How TV defined the biggest fashion moments of 2020

Catwalks were cancelled and our wardrobes were for working from home, so 2020 gave us the golden age of tele-fashion instead.

by Jack Moss
24 December 2020, 1:32pm

Back in spring, when the world first went into lockdown, we had big plans of how we might make use of our confinement: we would read or bake; write poetry or make art; meditate; do yoga; practice ‘self-care’. Instead, we watched TV.

In the last nine-months-or-so, it has become our entertainment mode of choice, where others – cinema, theatre, gigs – have become off limits. Whether binging a series online or tuning in week after week, it bubbled away in the background of our newly homebound lives; when new television series appeared -- think Tiger King, Normal People or I May Destroy You -- it felt like the entire country was watching all at once. That many of the year’s biggest shows took place in a world we dreamed of returning to -- clubs, warmer climates, situations in which we could touch each other -- only made television even more of a flashpoint for our desires. 

Fashion is built on desire, too, but this year, that desire found itself lacking a stage – or a catwalk. Since March, there have been no regular runway shows; no physical red carpets; no street style photography; no Met Ball. So designers and fashion houses were forced to turn to what they did have – the internet – shifting to a digital terrain so far left largely unexplored. And, though the various digital happenings that followed were ambitious, what was missing was that indefinable fashion show ‘moment’, the 15-or-so minutes of excitement where the world’s attention is held.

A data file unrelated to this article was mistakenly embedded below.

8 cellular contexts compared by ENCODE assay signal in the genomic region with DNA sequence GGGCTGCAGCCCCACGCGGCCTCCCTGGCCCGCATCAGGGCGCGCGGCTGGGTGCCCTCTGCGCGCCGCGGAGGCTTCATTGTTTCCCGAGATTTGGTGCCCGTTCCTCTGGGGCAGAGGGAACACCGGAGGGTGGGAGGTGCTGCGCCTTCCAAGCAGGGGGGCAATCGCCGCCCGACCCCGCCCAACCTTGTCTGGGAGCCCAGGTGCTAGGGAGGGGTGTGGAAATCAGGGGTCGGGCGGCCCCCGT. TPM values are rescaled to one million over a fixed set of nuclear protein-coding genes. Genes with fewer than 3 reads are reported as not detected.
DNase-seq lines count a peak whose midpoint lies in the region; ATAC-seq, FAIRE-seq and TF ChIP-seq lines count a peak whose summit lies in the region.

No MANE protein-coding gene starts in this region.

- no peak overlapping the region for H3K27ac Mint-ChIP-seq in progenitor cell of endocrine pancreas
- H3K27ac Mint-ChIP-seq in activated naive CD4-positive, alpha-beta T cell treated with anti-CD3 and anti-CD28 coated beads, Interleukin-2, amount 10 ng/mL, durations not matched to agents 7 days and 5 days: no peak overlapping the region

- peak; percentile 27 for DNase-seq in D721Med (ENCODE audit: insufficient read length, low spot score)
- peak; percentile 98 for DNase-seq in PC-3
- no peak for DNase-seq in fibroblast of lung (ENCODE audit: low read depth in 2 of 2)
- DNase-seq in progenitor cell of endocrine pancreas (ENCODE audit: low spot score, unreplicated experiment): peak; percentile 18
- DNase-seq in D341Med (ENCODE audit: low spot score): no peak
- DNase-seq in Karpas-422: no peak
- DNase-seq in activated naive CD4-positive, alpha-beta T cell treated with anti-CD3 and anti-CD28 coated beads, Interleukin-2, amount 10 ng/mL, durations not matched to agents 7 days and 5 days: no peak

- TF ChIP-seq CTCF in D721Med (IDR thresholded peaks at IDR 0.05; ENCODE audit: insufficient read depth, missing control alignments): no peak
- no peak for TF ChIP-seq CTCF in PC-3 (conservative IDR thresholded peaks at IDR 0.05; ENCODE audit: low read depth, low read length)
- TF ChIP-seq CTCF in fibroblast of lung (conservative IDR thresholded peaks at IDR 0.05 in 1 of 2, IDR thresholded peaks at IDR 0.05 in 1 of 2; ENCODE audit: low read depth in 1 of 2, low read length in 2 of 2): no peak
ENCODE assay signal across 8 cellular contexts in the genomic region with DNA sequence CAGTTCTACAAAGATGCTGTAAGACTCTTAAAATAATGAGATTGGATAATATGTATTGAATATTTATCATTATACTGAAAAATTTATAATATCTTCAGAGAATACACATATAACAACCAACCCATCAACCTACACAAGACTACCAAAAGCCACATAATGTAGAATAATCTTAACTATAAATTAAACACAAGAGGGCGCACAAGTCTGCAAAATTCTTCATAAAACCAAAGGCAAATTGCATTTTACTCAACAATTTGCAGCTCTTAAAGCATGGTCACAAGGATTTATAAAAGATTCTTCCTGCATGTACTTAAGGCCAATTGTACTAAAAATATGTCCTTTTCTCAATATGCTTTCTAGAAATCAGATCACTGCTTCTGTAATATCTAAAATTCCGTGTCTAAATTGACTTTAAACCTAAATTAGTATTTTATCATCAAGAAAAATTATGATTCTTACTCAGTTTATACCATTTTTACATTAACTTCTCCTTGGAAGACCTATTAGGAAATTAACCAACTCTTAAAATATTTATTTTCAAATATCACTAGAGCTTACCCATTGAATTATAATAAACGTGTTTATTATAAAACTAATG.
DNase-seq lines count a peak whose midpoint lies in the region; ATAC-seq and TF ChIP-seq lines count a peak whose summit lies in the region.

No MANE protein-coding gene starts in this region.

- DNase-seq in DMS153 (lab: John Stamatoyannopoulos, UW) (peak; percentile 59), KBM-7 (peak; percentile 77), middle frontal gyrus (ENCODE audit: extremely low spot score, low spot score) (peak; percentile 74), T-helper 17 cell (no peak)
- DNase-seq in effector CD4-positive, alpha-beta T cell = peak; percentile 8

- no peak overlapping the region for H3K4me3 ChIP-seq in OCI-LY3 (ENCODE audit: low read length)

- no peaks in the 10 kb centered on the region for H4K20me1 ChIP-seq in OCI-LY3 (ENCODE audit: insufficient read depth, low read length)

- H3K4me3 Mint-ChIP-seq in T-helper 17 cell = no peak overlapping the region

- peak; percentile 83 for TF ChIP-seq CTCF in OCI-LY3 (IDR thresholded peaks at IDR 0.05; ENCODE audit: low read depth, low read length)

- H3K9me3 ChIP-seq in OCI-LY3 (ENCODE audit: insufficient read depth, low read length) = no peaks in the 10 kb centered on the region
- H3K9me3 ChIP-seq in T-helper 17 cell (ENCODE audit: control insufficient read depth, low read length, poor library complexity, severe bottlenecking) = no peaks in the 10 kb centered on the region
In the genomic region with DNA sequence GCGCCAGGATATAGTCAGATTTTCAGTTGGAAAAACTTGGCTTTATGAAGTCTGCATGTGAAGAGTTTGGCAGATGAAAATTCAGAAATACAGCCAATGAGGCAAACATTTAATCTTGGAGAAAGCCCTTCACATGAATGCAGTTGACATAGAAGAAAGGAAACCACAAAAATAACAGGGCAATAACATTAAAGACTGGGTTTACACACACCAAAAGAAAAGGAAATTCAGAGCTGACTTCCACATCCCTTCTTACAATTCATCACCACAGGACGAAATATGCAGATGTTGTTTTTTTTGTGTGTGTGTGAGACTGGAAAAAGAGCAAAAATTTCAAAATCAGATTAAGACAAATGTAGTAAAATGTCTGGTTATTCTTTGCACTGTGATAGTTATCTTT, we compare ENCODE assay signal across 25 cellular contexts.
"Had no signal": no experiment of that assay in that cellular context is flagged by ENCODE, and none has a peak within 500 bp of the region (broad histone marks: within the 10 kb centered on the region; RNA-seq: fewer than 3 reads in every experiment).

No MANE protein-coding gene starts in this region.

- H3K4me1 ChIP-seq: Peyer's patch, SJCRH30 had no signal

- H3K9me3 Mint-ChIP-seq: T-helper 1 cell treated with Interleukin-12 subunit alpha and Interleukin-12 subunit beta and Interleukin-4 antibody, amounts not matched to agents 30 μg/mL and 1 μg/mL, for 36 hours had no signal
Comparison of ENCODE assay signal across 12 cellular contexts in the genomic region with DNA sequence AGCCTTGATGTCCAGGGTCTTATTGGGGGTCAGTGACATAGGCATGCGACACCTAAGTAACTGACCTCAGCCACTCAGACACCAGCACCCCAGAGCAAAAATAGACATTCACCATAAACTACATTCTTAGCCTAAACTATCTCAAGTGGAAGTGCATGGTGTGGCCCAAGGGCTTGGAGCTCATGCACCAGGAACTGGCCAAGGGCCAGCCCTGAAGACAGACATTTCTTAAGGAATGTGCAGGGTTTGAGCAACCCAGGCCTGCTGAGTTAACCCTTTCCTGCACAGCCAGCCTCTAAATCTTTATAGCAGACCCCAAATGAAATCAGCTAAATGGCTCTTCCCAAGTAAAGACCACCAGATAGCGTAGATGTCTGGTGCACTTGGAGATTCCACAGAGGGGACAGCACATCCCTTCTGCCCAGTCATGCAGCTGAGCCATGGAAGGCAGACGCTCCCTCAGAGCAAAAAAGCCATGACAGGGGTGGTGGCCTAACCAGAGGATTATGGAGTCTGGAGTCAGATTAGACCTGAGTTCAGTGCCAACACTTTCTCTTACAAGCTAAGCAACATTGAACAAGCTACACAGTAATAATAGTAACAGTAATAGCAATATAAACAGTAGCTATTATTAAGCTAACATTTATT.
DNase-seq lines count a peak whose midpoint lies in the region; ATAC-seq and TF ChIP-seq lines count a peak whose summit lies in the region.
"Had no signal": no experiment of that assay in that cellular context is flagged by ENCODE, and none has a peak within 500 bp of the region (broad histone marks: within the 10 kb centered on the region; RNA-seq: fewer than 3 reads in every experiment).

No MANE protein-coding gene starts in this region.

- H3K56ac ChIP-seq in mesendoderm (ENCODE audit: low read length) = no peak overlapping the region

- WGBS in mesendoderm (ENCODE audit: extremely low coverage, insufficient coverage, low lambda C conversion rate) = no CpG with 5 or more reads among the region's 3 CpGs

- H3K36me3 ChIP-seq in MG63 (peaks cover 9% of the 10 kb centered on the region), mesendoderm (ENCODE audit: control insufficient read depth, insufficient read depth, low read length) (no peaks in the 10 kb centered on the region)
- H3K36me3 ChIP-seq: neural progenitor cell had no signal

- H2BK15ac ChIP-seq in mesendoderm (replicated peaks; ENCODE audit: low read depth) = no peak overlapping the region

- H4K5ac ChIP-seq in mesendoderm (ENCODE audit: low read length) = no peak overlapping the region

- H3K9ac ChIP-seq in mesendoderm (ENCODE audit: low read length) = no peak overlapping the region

Still from Tiger King (2020). Courtesy of Netflix
Still from Tiger King (2020). Courtesy of Netflix

Television, of course, had no such problem. Tiger King, the docu-series which arrived on Netflix in March, was a premonition of how a show could become a cultural phenomenon in 2020; the exploits of protagonists Joe Exotic and Carole Baskin, amid the gaudy, lawless world of American big-cat collecting, providing a welcome escape from the tedium of life at home. Spin-off articles followed, several of which focussed on the strange appeal of Exotic and Baskin’s fashion choices, a chaotic amalgam of animal print, sequins and cowboy paraphernalia, and how you could repeat the look from home. It showed how television – once considered a footnote in the fashion conversation – was becoming the most immediate way in which we could seek inspiration for our own wardrobes.